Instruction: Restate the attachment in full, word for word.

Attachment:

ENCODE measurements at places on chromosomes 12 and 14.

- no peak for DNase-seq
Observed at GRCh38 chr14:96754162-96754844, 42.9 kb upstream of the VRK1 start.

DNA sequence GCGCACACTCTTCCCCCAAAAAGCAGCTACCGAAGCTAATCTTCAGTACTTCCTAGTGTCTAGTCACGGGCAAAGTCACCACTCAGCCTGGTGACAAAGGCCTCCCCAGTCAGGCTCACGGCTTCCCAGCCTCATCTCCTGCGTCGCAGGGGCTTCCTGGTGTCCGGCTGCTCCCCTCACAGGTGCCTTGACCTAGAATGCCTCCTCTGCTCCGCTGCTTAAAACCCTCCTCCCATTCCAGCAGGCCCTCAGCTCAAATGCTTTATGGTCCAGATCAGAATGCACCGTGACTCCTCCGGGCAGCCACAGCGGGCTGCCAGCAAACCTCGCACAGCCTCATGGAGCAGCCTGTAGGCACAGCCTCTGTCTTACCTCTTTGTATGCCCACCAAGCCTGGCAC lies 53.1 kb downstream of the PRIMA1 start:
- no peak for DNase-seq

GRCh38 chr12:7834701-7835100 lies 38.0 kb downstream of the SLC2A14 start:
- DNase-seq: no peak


ENCODE measurements at places on chromosomes 12 and 14.

- no peak for DNase-seq
Observed at GRCh38 chr14:96754162-96754844, 42.9 kb upstream of the VRK1 start.

DNA sequence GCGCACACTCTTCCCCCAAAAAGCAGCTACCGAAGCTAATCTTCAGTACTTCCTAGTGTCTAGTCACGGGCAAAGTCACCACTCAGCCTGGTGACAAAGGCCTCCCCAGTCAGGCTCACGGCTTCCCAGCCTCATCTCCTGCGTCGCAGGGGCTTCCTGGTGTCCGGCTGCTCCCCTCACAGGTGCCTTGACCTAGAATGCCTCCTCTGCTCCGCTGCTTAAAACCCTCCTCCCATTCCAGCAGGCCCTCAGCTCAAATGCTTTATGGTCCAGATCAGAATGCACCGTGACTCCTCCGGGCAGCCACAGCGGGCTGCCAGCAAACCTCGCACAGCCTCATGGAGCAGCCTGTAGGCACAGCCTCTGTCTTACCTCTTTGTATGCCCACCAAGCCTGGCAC lies 53.1 kb downstream of the PRIMA1 start:
- no peak for DNase-seq

GRCh38 chr12:7834701-7835100 lies 38.0 kb downstream of the SLC2A14 start:
- DNase-seq: no peak